The US$260-million Pierina capital cost included construction of the open pit mine, the dumpsite, a crushing plant for primary
and secondary crushing, a 2.6-km conveyor belt, a slurry storage tank, a valley-fill-type leaching pad, and a 30,000-L/min conventional Merrill-Crowe gold and silver recovery plant.
With the Pierina mine being at an altitude of 4,200 m above sea level, weather conditions in the region frequently reach extremes, with heavy rains between December and April every year. Gonzalez said that mine production rates are slightly reduced to allow for the effects. However, this does not affect gold output, since inventory on the leach pad allows a smoothing out of metal production. In addition, Pierina has been designed for a 100-year rainstorm in that area, and would be able to cope even if two such storms were to occur two days in a row.
Pierina’s proven and probable gold reserves stand at 5.7 million ounces, one of the most substantial on the continent. Barrick started an extensive exploration program last year in the Pierina zone and contemplates an investment of US$5 million in 2001.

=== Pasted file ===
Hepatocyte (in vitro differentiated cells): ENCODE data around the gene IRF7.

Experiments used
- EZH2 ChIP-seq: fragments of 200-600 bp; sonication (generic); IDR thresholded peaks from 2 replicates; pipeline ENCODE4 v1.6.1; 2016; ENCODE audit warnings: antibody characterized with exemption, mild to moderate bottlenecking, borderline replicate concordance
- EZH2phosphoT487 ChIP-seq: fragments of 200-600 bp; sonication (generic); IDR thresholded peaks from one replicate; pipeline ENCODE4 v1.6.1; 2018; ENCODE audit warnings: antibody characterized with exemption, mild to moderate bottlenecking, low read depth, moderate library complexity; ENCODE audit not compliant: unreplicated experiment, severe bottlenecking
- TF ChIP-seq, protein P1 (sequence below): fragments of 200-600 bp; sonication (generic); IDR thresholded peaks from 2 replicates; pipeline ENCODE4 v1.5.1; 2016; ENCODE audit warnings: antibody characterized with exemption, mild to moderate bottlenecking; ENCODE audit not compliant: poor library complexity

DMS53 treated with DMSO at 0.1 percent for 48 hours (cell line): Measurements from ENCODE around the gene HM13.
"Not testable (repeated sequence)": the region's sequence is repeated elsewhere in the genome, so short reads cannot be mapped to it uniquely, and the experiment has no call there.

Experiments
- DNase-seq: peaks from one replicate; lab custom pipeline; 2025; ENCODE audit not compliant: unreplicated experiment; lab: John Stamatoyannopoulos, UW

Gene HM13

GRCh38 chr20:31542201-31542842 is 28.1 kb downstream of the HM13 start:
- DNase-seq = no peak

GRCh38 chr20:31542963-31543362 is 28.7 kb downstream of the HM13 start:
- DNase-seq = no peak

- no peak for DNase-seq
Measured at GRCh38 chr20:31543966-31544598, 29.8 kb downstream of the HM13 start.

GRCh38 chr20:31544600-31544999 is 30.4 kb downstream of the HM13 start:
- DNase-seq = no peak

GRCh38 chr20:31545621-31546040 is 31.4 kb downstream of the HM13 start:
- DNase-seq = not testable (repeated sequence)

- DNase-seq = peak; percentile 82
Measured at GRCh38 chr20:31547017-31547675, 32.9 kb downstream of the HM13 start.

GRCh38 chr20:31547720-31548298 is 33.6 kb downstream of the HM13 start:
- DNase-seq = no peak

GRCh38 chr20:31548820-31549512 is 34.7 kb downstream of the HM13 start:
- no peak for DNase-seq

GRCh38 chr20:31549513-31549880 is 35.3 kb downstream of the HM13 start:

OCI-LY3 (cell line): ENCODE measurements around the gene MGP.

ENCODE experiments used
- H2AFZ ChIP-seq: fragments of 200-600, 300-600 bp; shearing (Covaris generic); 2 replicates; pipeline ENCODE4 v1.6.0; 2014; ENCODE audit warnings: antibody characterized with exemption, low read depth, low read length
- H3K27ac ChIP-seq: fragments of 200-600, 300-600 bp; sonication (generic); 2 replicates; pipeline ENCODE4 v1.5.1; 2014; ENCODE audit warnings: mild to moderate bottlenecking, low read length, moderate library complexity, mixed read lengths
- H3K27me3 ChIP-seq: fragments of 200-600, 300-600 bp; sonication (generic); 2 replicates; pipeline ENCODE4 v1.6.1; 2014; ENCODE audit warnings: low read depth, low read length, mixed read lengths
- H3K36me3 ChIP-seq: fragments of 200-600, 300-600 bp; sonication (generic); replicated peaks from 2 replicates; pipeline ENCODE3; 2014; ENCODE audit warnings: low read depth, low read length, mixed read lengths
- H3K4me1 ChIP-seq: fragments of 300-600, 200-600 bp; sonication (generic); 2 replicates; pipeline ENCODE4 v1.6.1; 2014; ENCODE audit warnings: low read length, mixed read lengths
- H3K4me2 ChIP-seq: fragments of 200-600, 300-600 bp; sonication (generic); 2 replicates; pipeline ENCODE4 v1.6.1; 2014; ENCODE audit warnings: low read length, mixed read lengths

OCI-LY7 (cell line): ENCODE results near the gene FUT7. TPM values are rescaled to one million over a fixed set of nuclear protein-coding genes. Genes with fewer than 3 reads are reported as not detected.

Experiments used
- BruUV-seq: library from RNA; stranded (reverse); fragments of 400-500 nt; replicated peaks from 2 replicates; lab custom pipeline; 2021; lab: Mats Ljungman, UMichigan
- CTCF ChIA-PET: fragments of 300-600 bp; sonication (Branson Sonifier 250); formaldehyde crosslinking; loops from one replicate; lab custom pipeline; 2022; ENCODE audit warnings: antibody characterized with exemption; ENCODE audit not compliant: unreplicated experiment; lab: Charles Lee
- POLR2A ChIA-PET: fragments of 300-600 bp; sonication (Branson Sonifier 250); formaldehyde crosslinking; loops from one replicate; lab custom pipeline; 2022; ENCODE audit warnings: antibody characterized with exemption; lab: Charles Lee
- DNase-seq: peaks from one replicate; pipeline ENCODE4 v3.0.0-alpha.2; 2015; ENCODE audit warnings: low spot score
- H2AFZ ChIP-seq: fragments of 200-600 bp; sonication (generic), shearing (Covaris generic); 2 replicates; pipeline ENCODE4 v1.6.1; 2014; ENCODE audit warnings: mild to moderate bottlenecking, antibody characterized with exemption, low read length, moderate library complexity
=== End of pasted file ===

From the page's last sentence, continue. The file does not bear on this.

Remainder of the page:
Gonzalez said an 8,000-m drilling program in 2000 was designed to identify mineralization on the property. It found an easily-accessible colluvium deposit at the northern fringe of the pit; a close-spaced drilling program is planned this year to evaluate the size of this deposit.
The exploration team has also identified the Tinyash fault–part of the fault system at the south end of the pit–as an area that may contain accessible resources. Barrick will undertake in-pit definition drilling of 3,000 m, with an aim to convert inferred resources into reserves this year. An additional 7,000 m of core drilling will be conducted to test the current pit bottom and the potential at depth.
The main objective at Pierina is to further reduce costs, particularly in the face of current high energy prices. To achieve this aim, Gonzalez said that a formal continuous improvement process has been commenced.
El Indio — Chile
El Indio in the Coquimbo region of northern Chile is Barrick’s only Chilean mine in operation, after its Tambo mine in the same area closed in April 2000. El Indio produced 158,409 ounces of gold in 2000 at cash costs of US$201 per ounce. While the mine was originally set to close in 1999, according to Sergio Jarpa, general manager of Barrick Chile, gold production increased 15,000 ounces to 158,409 ounces in 2000 year-on-year, while cash costs also rose US$21 per ounce to US$201.
Barrick’s COO, John Carrington, told CMJ, “El Indio has remained open longer than anticipated due to the success our operations team has had in productivity improvements and keeping costs down to a level at which the mine is making a positive contribution to our cash flows.”